Page:Merry Muses of Caledonia.djvu/140

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( 132 )

And yet ye are sae scant o' grace,
As daur to lift your brazen face,"[1]
And offer here to tak' your aith,[2]
Ye never lifted Jeanie's claith;
But though ye should yoursel' manswear[3]
Laird Wilson's sclates can witness bear,
Last Mauchline February Fair,[4]
That Jeanie's masts ye laid them bare,[5]
And ye had furled up her sails,[6]
And was at play at heads and tails.

Next, Sandy Dow, ye are indited,
As publicly ye hae been wyted,
For aft clandestinely upwhirlin'[7]
The petticoats o' Maggie Borlan',
And giein' her canister a rattle,
That months hereafter winna settle;[8]
And yet, ye loon, ye still protest[9]
Ye never harried Maggie's nest,
Tho' its weel ken'd that at her gyvil,[10]
Ye've dune what time will soon unravel.

Sae, Brown and Dow, above designed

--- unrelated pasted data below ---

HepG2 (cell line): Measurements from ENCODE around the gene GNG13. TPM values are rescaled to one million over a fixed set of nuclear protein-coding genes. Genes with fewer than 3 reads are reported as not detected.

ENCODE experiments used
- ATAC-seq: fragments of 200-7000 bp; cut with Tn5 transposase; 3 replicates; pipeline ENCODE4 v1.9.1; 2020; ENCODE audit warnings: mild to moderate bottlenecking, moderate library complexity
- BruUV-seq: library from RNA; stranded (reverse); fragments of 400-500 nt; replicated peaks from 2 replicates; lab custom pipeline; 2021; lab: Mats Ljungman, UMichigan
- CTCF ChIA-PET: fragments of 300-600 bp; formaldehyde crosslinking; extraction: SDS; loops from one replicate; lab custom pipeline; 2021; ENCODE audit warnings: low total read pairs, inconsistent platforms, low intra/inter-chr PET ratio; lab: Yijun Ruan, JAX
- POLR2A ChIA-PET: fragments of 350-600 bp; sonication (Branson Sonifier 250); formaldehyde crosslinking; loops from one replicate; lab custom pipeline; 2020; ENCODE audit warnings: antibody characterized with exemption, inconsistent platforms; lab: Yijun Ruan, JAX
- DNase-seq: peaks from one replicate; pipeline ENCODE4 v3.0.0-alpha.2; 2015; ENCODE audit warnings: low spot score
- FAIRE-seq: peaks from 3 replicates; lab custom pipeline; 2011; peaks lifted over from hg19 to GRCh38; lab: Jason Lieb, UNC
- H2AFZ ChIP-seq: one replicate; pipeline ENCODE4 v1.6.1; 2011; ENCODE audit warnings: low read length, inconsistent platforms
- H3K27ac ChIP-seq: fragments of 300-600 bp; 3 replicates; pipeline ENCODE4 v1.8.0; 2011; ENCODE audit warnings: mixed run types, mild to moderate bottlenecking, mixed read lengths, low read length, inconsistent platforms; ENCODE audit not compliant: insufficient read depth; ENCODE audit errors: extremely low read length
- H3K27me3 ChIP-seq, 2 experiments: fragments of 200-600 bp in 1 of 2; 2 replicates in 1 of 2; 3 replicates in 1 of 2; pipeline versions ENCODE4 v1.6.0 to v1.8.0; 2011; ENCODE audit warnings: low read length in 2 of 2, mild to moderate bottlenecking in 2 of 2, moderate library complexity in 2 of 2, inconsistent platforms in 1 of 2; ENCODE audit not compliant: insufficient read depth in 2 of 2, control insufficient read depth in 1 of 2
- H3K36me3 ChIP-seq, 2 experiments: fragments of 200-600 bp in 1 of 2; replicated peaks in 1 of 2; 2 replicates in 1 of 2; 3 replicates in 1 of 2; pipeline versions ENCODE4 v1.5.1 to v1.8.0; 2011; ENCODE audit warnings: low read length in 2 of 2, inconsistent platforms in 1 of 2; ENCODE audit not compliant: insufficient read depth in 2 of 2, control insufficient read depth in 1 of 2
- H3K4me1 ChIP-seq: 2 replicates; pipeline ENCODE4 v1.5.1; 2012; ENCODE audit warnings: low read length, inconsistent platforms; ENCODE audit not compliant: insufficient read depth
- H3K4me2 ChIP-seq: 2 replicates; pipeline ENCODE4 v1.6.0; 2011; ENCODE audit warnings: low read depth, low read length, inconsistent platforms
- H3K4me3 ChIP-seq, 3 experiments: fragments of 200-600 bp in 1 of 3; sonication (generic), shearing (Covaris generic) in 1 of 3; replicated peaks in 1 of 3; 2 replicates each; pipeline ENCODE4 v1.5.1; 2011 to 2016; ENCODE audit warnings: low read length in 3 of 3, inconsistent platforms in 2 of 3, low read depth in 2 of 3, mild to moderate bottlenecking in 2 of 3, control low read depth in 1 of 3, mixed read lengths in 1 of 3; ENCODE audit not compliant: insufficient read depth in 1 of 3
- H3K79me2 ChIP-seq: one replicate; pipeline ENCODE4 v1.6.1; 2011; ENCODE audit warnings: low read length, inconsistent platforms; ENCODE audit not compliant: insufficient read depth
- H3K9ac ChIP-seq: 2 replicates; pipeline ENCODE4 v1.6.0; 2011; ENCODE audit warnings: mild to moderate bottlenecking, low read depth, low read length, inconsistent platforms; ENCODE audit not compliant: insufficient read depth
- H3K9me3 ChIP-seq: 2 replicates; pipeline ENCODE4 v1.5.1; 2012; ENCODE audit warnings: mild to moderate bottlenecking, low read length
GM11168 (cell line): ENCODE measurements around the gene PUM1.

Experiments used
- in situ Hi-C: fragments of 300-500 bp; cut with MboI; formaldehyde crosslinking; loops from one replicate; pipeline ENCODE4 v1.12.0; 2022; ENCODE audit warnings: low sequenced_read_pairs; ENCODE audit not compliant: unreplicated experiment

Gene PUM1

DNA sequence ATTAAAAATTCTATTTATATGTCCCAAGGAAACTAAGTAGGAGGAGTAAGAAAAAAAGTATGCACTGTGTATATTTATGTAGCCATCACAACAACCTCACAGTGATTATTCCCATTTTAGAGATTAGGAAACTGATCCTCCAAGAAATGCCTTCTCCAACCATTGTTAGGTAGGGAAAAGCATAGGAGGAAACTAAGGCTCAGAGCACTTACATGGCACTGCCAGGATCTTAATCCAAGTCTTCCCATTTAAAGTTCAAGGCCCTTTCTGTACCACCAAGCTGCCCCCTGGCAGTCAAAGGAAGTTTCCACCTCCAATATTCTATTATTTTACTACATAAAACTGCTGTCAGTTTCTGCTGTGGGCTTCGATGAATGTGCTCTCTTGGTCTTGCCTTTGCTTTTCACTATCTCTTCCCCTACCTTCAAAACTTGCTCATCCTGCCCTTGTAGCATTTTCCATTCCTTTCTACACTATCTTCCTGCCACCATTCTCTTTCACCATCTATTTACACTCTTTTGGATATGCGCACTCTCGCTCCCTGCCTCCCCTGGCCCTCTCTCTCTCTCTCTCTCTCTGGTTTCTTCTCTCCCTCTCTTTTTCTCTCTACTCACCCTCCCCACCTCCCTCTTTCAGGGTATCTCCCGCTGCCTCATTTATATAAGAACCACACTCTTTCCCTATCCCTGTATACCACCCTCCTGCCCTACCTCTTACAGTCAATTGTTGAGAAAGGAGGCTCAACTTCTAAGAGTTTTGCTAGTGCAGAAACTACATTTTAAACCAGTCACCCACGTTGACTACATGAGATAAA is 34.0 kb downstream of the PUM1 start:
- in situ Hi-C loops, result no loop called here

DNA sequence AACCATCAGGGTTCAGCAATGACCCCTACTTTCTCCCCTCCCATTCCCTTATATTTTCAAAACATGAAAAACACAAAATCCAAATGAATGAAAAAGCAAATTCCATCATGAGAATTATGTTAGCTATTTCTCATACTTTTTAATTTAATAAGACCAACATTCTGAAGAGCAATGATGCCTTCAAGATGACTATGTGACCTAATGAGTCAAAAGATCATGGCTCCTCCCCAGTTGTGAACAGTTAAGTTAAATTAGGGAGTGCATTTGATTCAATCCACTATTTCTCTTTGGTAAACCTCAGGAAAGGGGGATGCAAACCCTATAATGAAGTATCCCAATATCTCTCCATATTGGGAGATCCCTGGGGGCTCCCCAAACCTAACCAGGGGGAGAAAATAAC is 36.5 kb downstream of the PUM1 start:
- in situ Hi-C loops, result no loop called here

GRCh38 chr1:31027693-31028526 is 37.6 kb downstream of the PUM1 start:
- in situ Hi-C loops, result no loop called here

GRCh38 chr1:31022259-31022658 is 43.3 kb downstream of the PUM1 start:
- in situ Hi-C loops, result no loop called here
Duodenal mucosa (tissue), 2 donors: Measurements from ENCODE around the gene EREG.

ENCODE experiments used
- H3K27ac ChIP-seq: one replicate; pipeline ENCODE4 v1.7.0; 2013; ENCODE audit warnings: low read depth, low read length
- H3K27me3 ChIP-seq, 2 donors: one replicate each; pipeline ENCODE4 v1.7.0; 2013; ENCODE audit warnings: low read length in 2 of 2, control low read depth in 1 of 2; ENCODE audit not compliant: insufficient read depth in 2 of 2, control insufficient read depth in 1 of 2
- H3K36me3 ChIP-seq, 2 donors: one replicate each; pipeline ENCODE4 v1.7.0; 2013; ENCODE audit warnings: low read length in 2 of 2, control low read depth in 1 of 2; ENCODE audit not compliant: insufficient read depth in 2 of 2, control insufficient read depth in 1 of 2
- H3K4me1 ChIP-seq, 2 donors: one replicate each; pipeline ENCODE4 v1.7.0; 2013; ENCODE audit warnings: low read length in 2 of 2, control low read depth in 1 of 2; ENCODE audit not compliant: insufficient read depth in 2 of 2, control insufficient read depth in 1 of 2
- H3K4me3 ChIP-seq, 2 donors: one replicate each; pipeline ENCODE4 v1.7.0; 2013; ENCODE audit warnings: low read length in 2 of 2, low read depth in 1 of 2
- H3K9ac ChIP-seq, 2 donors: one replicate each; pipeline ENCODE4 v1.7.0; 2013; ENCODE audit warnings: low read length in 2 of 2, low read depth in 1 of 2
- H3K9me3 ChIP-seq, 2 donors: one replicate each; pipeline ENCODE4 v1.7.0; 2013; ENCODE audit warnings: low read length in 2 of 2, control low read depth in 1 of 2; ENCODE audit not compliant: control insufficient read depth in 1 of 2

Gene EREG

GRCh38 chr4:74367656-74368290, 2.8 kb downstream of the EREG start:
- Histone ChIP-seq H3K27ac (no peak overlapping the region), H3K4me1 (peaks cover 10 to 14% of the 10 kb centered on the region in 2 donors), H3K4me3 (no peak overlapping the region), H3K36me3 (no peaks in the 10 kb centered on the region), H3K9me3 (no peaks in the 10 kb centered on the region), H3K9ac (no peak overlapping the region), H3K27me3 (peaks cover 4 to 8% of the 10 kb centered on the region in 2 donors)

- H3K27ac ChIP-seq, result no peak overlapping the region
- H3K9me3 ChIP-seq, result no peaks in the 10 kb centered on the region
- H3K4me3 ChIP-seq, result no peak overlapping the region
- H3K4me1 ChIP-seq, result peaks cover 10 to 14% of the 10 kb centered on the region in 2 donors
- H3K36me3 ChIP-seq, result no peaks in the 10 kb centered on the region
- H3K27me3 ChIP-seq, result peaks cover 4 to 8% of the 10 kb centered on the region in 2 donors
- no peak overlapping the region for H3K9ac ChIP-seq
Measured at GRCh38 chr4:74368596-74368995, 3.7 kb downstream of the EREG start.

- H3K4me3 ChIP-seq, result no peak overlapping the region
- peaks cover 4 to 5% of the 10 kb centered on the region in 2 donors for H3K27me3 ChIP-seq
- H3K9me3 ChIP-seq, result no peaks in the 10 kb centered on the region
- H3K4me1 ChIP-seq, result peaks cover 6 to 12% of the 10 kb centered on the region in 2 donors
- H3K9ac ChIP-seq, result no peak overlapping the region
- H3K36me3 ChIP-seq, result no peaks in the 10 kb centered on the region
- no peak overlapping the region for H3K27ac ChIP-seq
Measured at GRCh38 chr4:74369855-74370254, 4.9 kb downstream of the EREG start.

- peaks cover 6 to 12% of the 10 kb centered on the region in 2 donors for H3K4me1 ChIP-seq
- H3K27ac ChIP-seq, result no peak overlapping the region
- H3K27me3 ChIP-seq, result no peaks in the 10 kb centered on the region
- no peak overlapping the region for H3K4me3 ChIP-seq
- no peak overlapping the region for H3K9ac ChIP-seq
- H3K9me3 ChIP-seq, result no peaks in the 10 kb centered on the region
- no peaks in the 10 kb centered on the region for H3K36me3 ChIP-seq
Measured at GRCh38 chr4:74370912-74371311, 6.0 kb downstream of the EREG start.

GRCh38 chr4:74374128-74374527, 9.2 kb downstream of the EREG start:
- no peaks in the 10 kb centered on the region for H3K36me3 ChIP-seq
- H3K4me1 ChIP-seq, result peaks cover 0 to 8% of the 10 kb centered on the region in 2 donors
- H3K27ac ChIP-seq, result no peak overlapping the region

For clags and claims hereto subjoined,[11]
The Court aforesaid cite and summon,
That on the fourth o' July comin',[12]
The hour o' cause, in our Court-ha',

The Whitefoord Arms, ye'll answer a';[13]
  1. Ye daur set up.—Eg. Ver.
  2. And offer for to tak'.—Eg. Ver.
  3. But though by heaven and hell ye swear.—Eg. Ver.
  4. Ae e'enin' o' a Mauchline fair.—Eg. Ver.
  5. They saw them bare.—Eg. Ver.
  6. For ye had.—Eg. Ver.
  7. To have, as publicly ye're wyted,
    Been clandestinely upward whirlin'.—Eg. Ver.
  8. That months to come it.—Eg. Ver.
  9. And yet ye offer your protest.—Eg. Ver.
  10. Ye hae gi'en mony a kytch and kyvil.—Eg. Ver.
  11. For clags and clauses there subjoined.—Eg. Ver.
  12. That on the 4th o' June incomin'.—Eg. Ver.
  13. Ye answer law.—Eg. Ver.